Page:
The 28 June letter, representing a broad range of scientific disciplines, reaffirmed the key climate-change messages in a 2009 letter signed by 18 leading scientific organizations. The letter is being released again, by a larger consortium of 31 scientific organizations, to reassert the scientific consensus on climate change, and to provide objective, authoritative information to policymakers who must work toward solutions.

The June 28 letter was signed by leaders of the following organizations:

American Association for the Advancement of Science
American Chemical Society
American Geophysical Union
American Institute of Biological Sciences
American Meteorological Society
American Public Health Association
American Society of Agronomy
American Society of Ichthyologists and Herpetologists
American Society of Naturalists
American Society of Plant Biologists
American Statistical Association
Association for the Sciences of Limnology and Oceanography
Association for Tropical Biology and Conservation
Association of Ecosystem Research Centers
BioQUEST Curriculum Consortium
Botanical Society of America
Consortium for Ocean Leadership
Crop Science Society of America
Ecological Society of America
Entomological Society of America
Geological Society of America
National Association of Marine Laboratories
Natural Science Collections Alliance
Organization of Biological Field Stations
Society for Industrial and Applied Mathematics
Society for Mathematical Biology
Society for the Study of Amphibians and Reptiles
Society of Nematologists
Society of Systematic Biologists
Soil Science Society of America
University Corporation for Atmospheric Research

29 Mar 2016

NSC Alliance Urges New Funding for NSF

The NSC Alliance has provided testimony to the House Appropriations Committee requesting that Congress provide the National Science Foundation (NSF) with at least $8.0 billion in fiscal year 2017. This would represent an increase of $536.5 million for the agency over the current funding level, and could enable the agency to increase its funding rate by about one percent.

NSC Alliance argued: “Scientific collections are a vital component of our nation’s research infrastructure. Whether held at a museum, government managed laboratory or archive, or in a university science department, these scientific resources contain genetic, tissue, organismal, and environmental samples that constitute a unique and irreplaceable library of the Earth’s history. The specimens and their associated data drive cutting edge research on significant challenges facing modern society, such as improving human health, enhancing food security, and understanding and responding to environmental change. Collections also inspire novel interdisciplinary research that drives innovation and addresses some of the most fundamental questions related to biodiversity.”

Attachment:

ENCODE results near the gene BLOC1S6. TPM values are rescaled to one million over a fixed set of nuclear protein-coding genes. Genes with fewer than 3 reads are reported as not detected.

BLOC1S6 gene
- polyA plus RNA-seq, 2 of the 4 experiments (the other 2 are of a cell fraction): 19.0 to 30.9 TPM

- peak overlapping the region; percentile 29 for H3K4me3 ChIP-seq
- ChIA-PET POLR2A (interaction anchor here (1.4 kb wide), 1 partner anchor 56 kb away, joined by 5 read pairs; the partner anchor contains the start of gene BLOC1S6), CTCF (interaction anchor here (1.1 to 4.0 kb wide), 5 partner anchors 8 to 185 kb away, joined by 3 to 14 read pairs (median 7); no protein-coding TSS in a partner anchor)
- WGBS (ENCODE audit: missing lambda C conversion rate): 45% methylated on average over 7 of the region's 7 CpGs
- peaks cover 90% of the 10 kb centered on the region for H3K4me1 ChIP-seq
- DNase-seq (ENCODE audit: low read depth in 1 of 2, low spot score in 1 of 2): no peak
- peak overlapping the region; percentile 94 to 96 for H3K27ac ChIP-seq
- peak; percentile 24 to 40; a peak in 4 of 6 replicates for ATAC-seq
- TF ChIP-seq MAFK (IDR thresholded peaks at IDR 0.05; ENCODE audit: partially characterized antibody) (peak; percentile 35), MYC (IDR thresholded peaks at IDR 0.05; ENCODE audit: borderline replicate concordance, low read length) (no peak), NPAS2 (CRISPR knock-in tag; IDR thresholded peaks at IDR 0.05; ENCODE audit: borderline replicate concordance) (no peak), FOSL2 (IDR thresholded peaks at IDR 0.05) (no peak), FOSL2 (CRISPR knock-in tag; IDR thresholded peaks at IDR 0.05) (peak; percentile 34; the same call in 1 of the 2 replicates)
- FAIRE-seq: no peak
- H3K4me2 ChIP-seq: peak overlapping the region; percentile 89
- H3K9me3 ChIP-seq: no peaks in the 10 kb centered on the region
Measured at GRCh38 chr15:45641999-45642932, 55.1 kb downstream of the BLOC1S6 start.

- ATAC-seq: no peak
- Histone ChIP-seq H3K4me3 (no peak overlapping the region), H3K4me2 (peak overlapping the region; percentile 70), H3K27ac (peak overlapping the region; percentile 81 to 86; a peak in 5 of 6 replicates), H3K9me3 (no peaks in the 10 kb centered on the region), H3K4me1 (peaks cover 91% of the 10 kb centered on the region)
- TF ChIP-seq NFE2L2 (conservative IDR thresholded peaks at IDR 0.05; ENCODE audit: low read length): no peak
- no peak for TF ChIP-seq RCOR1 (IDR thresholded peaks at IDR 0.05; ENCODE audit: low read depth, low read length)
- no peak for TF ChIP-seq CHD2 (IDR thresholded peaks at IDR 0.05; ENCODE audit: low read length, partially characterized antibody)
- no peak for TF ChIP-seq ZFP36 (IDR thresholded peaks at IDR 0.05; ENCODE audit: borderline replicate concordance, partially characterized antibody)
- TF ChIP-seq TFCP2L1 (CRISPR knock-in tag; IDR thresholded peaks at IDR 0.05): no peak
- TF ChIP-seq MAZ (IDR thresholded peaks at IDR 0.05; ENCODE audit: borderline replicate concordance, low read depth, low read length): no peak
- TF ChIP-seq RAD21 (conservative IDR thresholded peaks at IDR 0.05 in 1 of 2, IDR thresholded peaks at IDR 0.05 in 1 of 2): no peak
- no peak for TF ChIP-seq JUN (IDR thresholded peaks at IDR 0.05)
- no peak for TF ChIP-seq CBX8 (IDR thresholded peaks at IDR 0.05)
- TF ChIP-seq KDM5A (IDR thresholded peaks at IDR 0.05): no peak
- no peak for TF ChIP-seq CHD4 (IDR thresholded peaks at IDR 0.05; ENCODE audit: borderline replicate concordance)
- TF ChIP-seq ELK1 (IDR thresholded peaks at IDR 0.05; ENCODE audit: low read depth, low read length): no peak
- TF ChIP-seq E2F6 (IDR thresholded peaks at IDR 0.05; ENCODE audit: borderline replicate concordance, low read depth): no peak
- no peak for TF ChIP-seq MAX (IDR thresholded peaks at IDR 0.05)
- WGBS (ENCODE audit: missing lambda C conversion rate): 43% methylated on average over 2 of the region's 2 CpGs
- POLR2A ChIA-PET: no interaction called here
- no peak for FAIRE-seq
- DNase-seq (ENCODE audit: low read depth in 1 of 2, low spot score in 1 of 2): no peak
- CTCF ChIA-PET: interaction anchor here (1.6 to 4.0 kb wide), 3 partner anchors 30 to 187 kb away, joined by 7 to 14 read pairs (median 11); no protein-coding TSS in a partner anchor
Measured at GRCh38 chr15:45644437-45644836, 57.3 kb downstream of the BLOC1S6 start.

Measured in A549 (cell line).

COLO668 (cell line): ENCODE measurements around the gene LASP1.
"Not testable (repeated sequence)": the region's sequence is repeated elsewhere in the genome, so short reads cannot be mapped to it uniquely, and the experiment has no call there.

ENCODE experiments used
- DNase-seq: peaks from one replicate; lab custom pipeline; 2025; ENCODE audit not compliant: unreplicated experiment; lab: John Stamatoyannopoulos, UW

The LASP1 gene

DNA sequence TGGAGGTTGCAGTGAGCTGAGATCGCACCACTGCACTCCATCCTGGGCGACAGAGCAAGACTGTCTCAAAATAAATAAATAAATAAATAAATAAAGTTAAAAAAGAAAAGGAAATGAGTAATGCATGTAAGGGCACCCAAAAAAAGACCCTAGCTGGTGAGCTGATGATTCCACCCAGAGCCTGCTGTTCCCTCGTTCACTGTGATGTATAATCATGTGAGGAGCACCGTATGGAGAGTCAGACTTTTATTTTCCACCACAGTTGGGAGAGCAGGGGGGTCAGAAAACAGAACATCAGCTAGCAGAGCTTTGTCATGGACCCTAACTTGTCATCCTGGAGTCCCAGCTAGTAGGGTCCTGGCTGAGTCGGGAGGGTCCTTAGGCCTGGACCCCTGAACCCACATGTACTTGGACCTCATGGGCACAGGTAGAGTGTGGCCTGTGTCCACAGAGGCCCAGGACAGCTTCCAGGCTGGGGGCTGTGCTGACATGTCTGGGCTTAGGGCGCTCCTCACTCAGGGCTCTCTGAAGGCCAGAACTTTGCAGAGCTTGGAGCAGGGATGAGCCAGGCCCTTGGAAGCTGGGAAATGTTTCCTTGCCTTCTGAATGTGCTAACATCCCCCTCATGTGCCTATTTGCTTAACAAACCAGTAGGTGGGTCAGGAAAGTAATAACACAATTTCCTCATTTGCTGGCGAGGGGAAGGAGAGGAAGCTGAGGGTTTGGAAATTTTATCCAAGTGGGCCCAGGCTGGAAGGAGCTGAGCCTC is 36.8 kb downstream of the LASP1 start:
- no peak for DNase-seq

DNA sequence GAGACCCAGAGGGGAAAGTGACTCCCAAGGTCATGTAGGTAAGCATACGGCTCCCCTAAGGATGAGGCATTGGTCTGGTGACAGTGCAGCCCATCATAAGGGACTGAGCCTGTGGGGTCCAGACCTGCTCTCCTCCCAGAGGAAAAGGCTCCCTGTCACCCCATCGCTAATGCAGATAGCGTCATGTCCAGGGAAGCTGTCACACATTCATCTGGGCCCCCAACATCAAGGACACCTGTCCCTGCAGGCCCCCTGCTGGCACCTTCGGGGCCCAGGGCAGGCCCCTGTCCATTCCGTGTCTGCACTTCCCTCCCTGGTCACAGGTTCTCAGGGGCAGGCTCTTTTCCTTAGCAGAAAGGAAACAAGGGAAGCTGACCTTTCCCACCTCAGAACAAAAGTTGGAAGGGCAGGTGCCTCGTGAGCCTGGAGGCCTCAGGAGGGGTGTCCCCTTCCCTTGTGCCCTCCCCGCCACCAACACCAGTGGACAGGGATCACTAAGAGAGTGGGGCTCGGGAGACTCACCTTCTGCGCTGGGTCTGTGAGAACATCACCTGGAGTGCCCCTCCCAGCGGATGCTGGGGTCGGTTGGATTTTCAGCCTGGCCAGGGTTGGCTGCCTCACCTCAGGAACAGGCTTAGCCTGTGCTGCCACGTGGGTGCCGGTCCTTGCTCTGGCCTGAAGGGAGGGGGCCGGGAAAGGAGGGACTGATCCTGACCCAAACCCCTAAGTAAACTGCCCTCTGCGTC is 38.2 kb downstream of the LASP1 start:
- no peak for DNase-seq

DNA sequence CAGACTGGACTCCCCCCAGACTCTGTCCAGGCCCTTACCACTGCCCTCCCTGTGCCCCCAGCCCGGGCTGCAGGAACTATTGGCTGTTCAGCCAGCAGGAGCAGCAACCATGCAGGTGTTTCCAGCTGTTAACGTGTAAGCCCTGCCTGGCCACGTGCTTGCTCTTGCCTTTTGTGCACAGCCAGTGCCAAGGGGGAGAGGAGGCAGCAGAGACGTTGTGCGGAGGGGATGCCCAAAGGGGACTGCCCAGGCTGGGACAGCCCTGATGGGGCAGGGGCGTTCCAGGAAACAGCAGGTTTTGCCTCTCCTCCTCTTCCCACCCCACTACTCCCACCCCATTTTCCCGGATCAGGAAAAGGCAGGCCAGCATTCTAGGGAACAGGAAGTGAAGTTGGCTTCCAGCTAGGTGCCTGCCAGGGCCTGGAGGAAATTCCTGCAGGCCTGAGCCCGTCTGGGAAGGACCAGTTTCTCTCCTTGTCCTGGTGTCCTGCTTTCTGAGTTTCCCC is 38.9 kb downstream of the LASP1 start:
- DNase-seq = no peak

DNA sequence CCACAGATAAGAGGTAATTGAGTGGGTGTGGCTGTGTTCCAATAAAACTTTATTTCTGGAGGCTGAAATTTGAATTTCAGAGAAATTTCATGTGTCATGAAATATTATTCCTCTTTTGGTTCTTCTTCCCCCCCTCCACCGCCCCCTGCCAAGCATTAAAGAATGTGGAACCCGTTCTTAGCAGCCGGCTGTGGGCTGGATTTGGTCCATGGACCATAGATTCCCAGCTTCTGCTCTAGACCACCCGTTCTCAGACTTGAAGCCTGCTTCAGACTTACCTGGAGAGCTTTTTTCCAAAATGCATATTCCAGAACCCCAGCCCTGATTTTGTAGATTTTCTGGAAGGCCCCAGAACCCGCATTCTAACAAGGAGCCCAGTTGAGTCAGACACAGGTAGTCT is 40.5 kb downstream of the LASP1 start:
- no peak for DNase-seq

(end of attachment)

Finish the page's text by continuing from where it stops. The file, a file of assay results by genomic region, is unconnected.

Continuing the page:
The testimony also highlighted some examples of how NSF investments in collections have resulted in new discoveries.

Read NSC Alliance’s testimony.

24 Mar 2016

NSCA and Others Urge NSF to Reconsider CSBR Hiatus

Three leading organizations that advocate for the preservation of natural history collections have voiced concerns about the National Science Foundation’s decision to halt the Collections in Support of Biological Research (CSBR) program. In a letter dated March 24, 2016, the organizations called for the agency to “reconsider this action, which can jeopardize the long-term care, stewardship, and accessibility of these irreplaceable biological specimens and their associated data.”

NSC Alliance led the effort to rally the collections community. The letter was also signed by the Society for the Preservation of Natural History Collections and the American Institute of Biological Sciences.

In early March 2016, NSF posted on the CSBR website that the program “has been placed on hiatus…New proposals will not be accepted in 2016. During this time the program is being evaluated for the long term resource needs and research priorities int he Biological Sciences Directorate.”

Comments to NSF can be submitted via

Read the letter to NSF.

22 Mar 2016

NSC Alliance Calls for Funding of Interior and Smithsonian Collections

The NSC Alliance has called on Congress to adequately fund the preservation, curation, and digitization of natural history collections in fiscal year 2017. In testimony to the House Appropriations Subcommittee on Interior and Environment, NSC Alliance expressed support for the new funding President Obama has requested for Interior and Smithsonian collections.

For fiscal year 2017, $2 million in new funding has been requested for the Department of the Interior’s Cultural and Scientific Collections program. Smithsonian Institution requested an additional $2.1 million for digitization of collections, an additional $2.7 million to strengthen curatorial staffing, and an additional $1.5 million to address deficiencies in the preservation of collections.

Read the NSCA House Interior testimony.

« Prev - Next »